The video for Mattiel’s new single “Whites of Their Eyes” (available as a white vinyl single from Burger Records) creates a perfect world for the sizzling slice of City-meets-desert Americana: an energetic anthem about hyper-vigilance with appropriately fierce chugging electronic rhythms and just a sweet hint of twang.
Produced and directed by Mattiel and Jason Travis, the video for "Whites of their Eyes" was filmed in Georgia and California in April of 2017 and featured a very cooperative horse named Webster. “Upon my first impression of our instrumentals in ‘Whites of their Eyes,’ Mattiel explains, “the song immediately reminded me of an 18th century battle scene. I remembered the phrase from a high school history exam, ‘Don't fire until you see the whites of their eyes’ about the Battle of Bunker Hill.” Besides history, she also compares it to her own everyday living in urban Georgia. “Anyone who's had to walk through an empty parking lot at night in Atlanta will know exactly what I mean. Aside from these darker aspects, I find it a very exciting, fun, and energetic song. It's definitely one of my favorites to perform.”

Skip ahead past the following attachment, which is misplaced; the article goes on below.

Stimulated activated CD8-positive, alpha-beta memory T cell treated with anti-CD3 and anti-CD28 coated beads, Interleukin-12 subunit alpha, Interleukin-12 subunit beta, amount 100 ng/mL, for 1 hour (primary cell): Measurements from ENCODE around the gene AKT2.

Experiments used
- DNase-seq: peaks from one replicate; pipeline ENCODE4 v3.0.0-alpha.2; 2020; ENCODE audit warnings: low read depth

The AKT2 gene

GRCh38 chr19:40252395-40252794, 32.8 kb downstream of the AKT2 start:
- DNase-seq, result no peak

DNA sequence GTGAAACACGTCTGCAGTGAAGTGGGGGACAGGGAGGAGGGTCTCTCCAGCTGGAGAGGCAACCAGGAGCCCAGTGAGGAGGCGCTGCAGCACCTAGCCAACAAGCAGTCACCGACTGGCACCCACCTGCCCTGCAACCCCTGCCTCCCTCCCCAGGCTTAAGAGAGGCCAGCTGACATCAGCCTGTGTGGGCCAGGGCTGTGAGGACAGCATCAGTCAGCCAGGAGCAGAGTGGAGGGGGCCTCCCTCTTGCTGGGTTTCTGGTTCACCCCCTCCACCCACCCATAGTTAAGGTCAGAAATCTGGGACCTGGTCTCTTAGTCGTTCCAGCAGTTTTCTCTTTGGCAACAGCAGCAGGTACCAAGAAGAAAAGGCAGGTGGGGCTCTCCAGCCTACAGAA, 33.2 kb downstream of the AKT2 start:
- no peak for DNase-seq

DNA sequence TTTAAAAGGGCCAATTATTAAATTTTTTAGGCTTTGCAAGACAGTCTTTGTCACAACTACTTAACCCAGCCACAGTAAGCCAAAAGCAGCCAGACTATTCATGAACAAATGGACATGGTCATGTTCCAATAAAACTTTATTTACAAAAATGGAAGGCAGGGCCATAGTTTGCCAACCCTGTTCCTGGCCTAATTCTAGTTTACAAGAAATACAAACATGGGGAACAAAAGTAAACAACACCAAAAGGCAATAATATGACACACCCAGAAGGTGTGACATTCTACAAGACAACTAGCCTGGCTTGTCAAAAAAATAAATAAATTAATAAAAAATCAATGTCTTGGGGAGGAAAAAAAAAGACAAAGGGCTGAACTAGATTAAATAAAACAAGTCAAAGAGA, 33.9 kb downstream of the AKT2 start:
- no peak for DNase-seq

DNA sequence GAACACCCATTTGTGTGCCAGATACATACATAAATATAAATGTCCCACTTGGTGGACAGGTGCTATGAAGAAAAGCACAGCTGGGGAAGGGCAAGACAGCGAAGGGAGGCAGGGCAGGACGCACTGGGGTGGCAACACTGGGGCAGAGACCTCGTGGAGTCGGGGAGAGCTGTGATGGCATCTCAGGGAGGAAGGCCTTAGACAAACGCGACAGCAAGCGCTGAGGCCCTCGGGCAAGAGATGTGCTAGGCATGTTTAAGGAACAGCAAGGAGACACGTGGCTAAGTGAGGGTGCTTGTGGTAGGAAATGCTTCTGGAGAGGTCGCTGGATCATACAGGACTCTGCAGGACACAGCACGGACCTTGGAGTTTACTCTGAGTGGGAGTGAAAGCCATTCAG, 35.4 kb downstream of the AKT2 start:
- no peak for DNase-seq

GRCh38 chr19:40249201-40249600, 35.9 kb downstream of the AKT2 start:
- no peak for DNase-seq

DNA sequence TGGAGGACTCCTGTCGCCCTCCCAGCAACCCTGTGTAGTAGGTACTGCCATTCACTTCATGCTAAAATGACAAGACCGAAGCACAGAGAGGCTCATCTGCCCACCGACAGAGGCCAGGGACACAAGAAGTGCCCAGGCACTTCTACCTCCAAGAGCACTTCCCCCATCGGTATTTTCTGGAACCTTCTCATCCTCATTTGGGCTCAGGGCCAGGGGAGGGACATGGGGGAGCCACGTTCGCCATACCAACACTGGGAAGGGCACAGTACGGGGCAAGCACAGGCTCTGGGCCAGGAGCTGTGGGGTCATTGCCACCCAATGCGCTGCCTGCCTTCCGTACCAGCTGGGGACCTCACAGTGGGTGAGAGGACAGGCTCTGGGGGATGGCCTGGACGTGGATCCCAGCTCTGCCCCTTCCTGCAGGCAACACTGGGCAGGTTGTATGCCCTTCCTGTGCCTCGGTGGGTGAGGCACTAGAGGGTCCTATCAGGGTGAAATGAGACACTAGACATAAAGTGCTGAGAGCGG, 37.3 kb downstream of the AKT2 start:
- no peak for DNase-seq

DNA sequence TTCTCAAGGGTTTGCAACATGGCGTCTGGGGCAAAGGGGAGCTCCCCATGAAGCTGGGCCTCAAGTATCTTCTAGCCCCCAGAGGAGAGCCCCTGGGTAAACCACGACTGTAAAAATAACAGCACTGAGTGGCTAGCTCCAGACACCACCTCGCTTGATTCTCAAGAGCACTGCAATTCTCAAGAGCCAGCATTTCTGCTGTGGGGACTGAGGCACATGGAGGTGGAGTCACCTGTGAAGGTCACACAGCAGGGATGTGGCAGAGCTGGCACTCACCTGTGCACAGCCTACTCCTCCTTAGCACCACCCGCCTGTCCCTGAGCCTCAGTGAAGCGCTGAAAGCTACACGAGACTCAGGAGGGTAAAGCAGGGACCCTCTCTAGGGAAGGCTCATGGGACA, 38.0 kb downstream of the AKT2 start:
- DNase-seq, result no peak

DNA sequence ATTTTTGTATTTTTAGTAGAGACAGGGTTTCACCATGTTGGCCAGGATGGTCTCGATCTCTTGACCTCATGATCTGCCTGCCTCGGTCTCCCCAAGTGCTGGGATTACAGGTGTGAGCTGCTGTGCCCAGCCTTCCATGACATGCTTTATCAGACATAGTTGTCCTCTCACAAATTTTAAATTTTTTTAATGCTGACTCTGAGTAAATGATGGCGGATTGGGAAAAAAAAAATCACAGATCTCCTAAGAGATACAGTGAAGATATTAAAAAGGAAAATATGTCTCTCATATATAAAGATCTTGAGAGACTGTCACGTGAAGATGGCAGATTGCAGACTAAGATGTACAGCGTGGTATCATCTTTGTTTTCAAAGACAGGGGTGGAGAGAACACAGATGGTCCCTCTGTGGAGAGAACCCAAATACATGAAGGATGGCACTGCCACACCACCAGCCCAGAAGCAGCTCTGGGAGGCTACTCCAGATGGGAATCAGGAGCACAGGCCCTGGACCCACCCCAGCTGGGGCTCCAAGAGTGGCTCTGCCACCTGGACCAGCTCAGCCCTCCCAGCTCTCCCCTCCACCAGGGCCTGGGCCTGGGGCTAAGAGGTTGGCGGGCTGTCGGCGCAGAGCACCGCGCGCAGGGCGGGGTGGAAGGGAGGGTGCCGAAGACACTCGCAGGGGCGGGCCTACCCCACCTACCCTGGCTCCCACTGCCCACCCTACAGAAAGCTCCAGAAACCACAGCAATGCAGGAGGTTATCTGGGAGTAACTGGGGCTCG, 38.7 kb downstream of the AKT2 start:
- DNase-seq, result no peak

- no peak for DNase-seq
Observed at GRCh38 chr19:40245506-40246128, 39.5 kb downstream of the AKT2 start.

Mattiel is a an ad designer and illustrator by day, so her video is sumptuous with red and rustic colors and vivid imagery. Its openness and expanse matches the ready-for-stadium-rock appeal of her shouted challenges and the big-beat backing of the song. “Mattiel” in the Urban Dictionary is “a young female who likes to take baths with a lot of crayons,” and that warm, artistic description of her tag may explain the creative pleasure of her work.
Mattiel was born an only child in Georgia and grew up working on her mother’s farm. This rural, isolated space gave her room to grow and experiment with a wide range of interests. As an adolescent, she found refuge in her mother’s limited record collection, which included several albums by 60’s psyche-pop troubadours Donovan, Peter Paul and Mary, and the commercial yet experimental pop of The Monkees. More recent influences are Screamin’ Jay Hawkins, Andre 3000, Marc Bolan, Sister Rosetta Tharpe, The Staple Singers and Jack White
After moving to Atlanta, Mattiel started collaborating with Randy Michael and Jonah Swilley, and took what she knew about constructing visual design and applied that methodology to writing her music. It took nine months of labor pains writing and recording to craft her twelve-track debut on Burger, which also features such gorgeous yet feisty thrills and spills as “Silver Pillbox,” “Salty Words,” and “Send It On Over.” Torched pop with a hint of Yé Yé girl sophistication, this could be a swanky reissue from the 60s, 80s, or sent back from the future.
Mattiel’s debut album is set to hit shelves and turntables this fall.
WATCH VIDEO HERE: